Soham Mukherjee

Languages: English

DOI: 10.17160/josha.10.1.858

A preliminary survey was conducted to determine the conservation importance of Gomti lake situated in Dakor town (Kheda district), Central Gujarat. The lake happens to be one of the last strongholds of an endangered freshwater turtle species– Indian soft-shell turtle (Nilssonia gangetica), and the resident population is now severely threatened due to a complete loss of nesting habitat.


807 551
Published in Volume 10, Issue 2 -

Short Communication: Wildlife Roadkill Mitigation in India

Soham Mukherjee

Languages: English

DOI: 10.17160/josha.10.2.857

Roadkill appears to be unavoidable wherever wildlife habitat and roadways intersect. The effects of wildlife roadkill on native animal populations can be significant, and understanding the causes and patterns of roadkill is required for effective management intervention. Monitoring wildlife roadkill can provide much broader ecological knowledge, such as species distributions, population dynamics, and behaviour, as well as informing us about the health of the species and the environment.


1127 990
Published in Volume 9, Issue 6 -

How the Environment Affects the Adolescent Brain

Pernille Bülow

Languages: English

DOI: 10.17160/josha.9.6.856

This article is the second of a two-part series on adolescent brain development and function. While the first article discussed the neuroscience of how the adolescent brain changes as it matures, this article will focus on how the environment can interfere with the adolescent brain and make them more likely to develop mental health disorders. Two major environmental influences are discussed in depth: substance abuse (cigarette smoking, marijuana use and alcohol) and chronic stress (bullying and caregiver maltreatment, e.g. sexual/physical abuse, emotional/psychological abuse, neglect). The results of the studies are discussed in the context of individual differences and long-term consequences on mental and physical health. The main takeaway is that the adolescent brain is particularly susceptible to environmental influences with long-term effects for mental health, and it emphasizes the importance of providing proper emotional support for this age group.


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Published in Volume 10, Issue 1 -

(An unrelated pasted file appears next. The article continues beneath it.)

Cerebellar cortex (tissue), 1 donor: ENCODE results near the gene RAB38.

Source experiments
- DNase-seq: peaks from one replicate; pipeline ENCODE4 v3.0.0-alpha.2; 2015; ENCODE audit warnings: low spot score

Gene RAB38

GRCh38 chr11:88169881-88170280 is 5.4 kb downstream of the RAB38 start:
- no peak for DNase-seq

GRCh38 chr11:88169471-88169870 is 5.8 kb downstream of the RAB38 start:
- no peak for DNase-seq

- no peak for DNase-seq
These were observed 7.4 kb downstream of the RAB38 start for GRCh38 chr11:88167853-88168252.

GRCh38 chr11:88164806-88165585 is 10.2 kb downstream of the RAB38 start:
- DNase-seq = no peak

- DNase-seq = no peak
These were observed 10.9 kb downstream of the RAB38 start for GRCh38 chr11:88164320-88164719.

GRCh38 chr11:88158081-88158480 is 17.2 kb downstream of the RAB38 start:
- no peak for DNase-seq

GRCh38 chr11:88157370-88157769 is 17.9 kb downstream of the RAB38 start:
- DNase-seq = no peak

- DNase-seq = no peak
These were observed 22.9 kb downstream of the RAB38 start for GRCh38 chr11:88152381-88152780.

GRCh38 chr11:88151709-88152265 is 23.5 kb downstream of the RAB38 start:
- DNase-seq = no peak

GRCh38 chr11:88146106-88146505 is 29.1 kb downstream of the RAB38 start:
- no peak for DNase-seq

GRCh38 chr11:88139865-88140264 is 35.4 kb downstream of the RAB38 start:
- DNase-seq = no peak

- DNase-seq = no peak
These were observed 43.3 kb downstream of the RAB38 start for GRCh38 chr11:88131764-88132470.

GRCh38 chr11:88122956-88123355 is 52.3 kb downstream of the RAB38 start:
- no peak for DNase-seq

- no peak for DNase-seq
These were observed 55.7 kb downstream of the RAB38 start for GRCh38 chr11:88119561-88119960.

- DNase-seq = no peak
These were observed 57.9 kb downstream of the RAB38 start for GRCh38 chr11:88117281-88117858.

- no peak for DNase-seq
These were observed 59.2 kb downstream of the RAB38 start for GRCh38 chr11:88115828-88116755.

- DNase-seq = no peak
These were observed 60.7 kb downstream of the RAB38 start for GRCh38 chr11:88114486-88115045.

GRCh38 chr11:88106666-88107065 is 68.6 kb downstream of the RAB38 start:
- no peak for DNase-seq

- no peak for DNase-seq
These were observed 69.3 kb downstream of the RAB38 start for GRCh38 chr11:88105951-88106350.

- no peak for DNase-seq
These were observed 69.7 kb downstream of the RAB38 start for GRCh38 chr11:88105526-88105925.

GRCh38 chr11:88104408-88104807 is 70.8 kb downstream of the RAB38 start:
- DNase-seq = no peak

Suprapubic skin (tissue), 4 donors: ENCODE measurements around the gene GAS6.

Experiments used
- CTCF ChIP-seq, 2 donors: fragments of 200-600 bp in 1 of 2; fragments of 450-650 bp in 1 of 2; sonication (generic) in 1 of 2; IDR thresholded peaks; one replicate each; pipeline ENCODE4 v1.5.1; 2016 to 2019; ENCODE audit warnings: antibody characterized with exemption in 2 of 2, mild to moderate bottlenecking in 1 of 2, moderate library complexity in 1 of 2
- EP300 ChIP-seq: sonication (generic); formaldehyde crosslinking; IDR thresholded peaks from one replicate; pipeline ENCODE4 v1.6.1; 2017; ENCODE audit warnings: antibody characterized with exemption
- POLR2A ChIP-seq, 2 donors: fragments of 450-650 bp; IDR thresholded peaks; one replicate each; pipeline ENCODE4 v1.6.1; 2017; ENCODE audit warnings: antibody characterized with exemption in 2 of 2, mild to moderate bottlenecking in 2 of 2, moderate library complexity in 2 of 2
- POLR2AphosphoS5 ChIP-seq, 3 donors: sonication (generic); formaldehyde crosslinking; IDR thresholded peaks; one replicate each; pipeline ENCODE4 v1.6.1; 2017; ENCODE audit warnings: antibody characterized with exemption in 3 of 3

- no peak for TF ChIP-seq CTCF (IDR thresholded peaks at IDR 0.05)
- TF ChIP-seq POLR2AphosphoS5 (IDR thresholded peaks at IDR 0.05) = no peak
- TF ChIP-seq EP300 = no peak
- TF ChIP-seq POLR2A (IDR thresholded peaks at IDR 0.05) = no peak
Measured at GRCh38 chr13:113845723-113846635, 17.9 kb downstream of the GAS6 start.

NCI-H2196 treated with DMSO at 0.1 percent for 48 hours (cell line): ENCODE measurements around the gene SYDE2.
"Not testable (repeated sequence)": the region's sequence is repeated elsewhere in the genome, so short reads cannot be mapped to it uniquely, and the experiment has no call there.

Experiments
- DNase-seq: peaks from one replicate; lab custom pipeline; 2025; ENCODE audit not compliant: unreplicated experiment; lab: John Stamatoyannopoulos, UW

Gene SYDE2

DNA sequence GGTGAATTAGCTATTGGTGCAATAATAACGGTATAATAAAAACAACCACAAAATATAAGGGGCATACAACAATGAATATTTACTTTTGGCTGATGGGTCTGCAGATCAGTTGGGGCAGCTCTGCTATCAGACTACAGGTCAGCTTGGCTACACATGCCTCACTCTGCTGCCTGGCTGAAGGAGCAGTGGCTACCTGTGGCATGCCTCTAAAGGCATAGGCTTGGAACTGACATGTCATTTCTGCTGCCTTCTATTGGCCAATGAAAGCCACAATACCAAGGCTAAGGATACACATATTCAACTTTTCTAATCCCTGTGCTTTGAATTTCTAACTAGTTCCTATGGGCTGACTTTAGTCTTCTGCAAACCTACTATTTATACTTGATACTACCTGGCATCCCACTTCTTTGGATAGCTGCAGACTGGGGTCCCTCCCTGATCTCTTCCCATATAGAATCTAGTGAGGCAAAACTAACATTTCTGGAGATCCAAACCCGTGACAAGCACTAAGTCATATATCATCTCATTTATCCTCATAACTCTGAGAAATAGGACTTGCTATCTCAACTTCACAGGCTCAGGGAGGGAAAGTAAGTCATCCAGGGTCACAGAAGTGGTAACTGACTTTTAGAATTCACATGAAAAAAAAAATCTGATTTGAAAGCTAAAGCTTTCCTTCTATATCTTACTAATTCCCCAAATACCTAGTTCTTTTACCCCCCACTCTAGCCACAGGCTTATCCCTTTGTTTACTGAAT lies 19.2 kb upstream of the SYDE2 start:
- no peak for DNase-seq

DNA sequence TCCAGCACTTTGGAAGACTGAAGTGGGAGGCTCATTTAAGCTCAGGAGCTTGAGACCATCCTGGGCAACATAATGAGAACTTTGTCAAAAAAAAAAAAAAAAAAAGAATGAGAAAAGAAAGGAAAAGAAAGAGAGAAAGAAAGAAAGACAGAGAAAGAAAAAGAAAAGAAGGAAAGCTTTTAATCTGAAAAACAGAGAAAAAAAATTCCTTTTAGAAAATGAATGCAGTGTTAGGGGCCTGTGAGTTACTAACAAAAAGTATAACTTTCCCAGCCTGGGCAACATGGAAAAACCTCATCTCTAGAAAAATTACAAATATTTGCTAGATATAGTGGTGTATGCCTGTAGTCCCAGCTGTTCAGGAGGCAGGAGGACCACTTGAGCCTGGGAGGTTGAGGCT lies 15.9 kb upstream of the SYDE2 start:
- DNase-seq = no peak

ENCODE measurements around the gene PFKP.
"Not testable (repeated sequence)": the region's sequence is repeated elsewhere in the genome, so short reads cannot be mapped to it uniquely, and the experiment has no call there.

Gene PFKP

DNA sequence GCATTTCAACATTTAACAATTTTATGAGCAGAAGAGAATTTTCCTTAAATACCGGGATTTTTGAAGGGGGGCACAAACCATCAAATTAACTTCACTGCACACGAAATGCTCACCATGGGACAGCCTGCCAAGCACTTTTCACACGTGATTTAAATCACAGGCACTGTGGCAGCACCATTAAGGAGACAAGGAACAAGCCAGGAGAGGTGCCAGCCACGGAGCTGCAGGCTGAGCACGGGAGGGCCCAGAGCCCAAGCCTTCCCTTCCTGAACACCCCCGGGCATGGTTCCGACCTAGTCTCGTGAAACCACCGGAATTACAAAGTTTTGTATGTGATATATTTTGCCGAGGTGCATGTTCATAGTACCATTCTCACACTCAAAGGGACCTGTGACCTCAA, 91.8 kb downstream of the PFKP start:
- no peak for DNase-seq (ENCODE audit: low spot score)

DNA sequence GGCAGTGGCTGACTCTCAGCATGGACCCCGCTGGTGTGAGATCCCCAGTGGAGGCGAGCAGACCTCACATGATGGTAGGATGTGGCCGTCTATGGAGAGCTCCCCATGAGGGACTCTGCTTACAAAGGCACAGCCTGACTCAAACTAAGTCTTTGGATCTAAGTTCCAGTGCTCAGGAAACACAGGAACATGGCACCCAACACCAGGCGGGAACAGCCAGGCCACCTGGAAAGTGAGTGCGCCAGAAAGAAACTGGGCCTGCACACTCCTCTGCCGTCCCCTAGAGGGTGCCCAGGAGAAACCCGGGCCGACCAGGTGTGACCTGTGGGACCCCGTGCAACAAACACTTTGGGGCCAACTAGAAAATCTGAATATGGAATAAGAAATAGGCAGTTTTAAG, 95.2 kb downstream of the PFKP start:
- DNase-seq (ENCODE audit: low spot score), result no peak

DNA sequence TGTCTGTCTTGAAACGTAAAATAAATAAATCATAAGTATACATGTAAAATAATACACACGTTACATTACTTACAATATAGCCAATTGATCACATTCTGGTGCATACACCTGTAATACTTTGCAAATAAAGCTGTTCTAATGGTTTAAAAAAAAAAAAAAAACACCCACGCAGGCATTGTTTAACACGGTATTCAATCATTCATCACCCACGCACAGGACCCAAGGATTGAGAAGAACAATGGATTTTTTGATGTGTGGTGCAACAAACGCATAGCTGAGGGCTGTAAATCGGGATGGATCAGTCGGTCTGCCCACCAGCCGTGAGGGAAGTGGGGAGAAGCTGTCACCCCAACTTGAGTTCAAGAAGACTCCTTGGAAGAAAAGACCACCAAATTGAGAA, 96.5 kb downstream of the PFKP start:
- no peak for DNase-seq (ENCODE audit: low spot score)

Snake Rescue Manual: Guidelines on Snake Rescue, Snakebite Management, and Community Education for Snake Conservation

Soham Mukherjee

Languages: English

DOI: 10.17160/josha.10.1.855

Human-Snake conflict (HSC) is a complex and pervasive problem that occurs wherever snakes and people share the same habitat. Lack of information, ignorance by the masses and absence of snakebite prevention measures results in around 2100 annual deaths in Gujarat while the national mortality figure is as high as 58,000. While the need to improve the quality of anti-venom serum and post bite clinical management is high priority, prevention of bites can play a vital role in bringing down the mortality rates. Snakes and people often need to be rescued from certain situations especially when the former comes near people’s houses and backyards, especially in rural areas. Since snake capture is a specialised activity and is often potentially dangerous in case of venomous snakes, it requires systematic training and experience. Proper knowledge to administer the right first aid can very well save a limb and even a life.


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Published in Volume 10, Issue 2 -

Design Research for Healthcare

Anmol Anubhai

Languages: English

DOI: 10.17160/josha.10.2.854

Importance of user-research for developing human centred solutions. In this article, Anmol talks about the role user research played in ensuring that their team’s solution for rural healthcare was ‘humans-first’ and not ‘technology-first’.